Accelerating business success in Music City

Vanderbilt Accelerator Summer Business Institute teams up with the Nashville Entrepreneur Center to create a business boot camp for music entrepreneurs

Media Contact:
Amy Wolf
Senior Public Affairs Officer
Vanderbilt University
(615) 322-NEWS | amy.wolf@vanderbilt.edu

Jun 17, 2010

NASHVILLE, Tenn. – Much like the independent singer/songwriters who make Nashville the unique music mecca that it is, the future of the music business is evolving beyond monstrous media conglomerates to smaller, more nimble companies. These small companies, led by innovative entrepreneurs, can leverage new technologies and highly creative ideas with the goal of delivering better value to fans. Not only will this benefit the music industry, it will bolster the city of Nashville itself.

But how can music entrepreneurs build a foundation for success? That’s where the Vanderbilt Accelerator Summer Business Institute comes in. The Nashville Entrepreneur Center, in partnership with Nashville Area Chamber of Commerce/Nashville Music Council, are turning to Accelerator students to develop an incubator-type program—like Accelerator— for entrepreneurs interested in the business of music.

The Accelerator Summer Business Institute is an intense month-long business boot camp run by the Vanderbilt Owen Graduate School of Management. In the program, college students and recent graduates from across the country are immersed in a competitive business environment, working to create the winning solution to real challenges from top local and national companies. The students hone essential skills in marketing, sales, finance, real estate, research and corporate strategy, while participating companies receive the brain power, creativity and proposals from eight teams of highly motivated millennials.

“The people who participate in the Accelerator program come out with business knowledge and savvy that only this type of intensely creative atmosphere can create,” said Accelerator director Michael Burcham. “A specialized version of Accelerator would be the perfect model for jumpstarting entrepreneurs tackling the music industry.”

The Nashville Entrepreneur Center project will launch on Monday, June 21, from 8:30 a.m. to 11:30 a.m. at the Waller Lansden Dortch & Davis offices in the Nashville City Center.

When the students arrive at 8:30 a.m., Chuck Wicks, recording artist and former Dancing with the Stars contestant, will treat the students to some of his music. Then Tim Dubois (ASCAP), Tawn Albright (formerly of Ticketmaster, currently Rockhouse Partners), Joe Kustelski (formerly of Echo Music, currently Rockhouse Parnters), Karen Oertley (Leadership Music), Janet Miller (Nashville Area Chamber of Commerce), and Mayor Karl Dean will give the students a presentation about Nashville and the changing needs of the music industry.

Final presentations will take place Tuesday, June 29, from 9 a.m. until noon at the Vanderbilt Owen Graduate School of Management’s Averbuch Auditorium.

Other Accelerator projects include:

  • HIMSS/ Medical Banking: HIMSS Medical Banking Project is creating a new group of thought leaders called the “G7 Roundtable”. The group will consist of healthcare providers, healthcare insurance carriers, banks, government, consumers, technology firms and employers. The group’s mission is to “design the healthcare financial network of the future.” The Accelerator challenge is to create a marketing plan for the “G7 Roundtable” to encourage companies to sponsor or join the group and generate ways to get monetary value from the company’s cutting-edge research.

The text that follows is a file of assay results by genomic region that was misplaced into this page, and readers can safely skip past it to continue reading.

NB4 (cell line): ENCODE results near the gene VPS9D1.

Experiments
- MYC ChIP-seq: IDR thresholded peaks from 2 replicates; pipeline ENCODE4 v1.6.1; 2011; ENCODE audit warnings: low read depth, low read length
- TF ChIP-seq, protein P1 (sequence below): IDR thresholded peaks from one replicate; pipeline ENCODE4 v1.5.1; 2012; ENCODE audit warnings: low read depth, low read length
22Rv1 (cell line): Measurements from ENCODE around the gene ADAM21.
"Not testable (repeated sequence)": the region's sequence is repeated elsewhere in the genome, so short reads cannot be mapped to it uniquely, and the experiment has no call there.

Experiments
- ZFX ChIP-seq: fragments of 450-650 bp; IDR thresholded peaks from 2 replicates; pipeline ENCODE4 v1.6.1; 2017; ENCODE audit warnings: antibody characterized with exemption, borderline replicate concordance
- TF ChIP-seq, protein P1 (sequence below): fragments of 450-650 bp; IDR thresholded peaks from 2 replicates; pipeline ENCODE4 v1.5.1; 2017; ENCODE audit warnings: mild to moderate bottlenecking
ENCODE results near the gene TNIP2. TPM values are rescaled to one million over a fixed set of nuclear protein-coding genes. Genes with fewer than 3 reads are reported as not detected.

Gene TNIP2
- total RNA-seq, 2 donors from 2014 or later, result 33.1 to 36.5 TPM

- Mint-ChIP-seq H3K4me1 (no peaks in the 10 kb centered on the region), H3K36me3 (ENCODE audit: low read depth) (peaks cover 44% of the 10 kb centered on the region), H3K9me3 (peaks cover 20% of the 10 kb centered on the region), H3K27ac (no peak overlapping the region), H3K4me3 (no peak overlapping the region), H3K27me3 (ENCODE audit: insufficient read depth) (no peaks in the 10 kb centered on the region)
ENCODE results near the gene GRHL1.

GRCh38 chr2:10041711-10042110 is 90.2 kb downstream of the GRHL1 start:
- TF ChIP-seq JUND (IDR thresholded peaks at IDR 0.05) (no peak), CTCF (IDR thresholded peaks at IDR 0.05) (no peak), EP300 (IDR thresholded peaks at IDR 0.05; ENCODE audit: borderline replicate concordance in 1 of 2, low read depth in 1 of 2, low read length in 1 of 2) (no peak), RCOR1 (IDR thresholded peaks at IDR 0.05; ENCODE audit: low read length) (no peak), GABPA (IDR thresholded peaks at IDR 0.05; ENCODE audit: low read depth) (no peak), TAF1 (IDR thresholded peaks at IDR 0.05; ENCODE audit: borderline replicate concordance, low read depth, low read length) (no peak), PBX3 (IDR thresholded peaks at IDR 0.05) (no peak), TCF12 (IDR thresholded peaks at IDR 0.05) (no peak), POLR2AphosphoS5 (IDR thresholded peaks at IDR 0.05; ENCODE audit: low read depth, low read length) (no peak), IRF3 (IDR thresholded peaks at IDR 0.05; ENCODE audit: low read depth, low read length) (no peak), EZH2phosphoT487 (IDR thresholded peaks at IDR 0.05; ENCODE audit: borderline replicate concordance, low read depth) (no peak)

• Lexus: Lexus has created a new hybrid vehicle that is fuel-efficient and luxurious. The Accelerator challenge is to evaluate the vehicle and its target audience and create a forward-thinking marketing plan for that audience. This is Lexus’ second time working with Accelerator students.
  • Bridgestone Americas, Incorporated: Bridgestone has worked for years to connect its brand with the best of American sporting events. The Accelerator challenge is to design a unique customer rewards program that combines these sports connections with the customer. This is Bridgestone’s second time working with Accelerator students.
  • MyWerx: MyWerx is a new Nashville-based intellectual property firm with a software product designed to simplify the intellectual property process. MyWerx’s mission is to not only help protect an artist’s work, but also to make it easy for people to know who owns or licenses a work. MyWerx is turning to students at the Vanderbilt Accelerator Summer Business Institute to create a viral marketing strategy to help artists learn about the MyWerx product.
  • Oasis Center: The Oasis Center works to help young people overcome serious challenges that prevent them from transitioning into a healthy adulthood. Oasis Center desires to build life skills, entrepreneurial thinking and significance within its youth population. The current brand is more reflective of a “place” – and Oasis Center is becoming more about a “movement.” The Accelerator challenge is to create a brand concept that reflects this expanded movement; connects with young people and inspires others who would want to help Oasis Center.

Vanderbilt Owen Graduate School of Management is ranked as a top institution by BusinessWeek, the Wall Street Journal, U.S. News & World Report, Financial Times and Forbes. For more information about Owen, visit www.owen.vanderbilt.edu.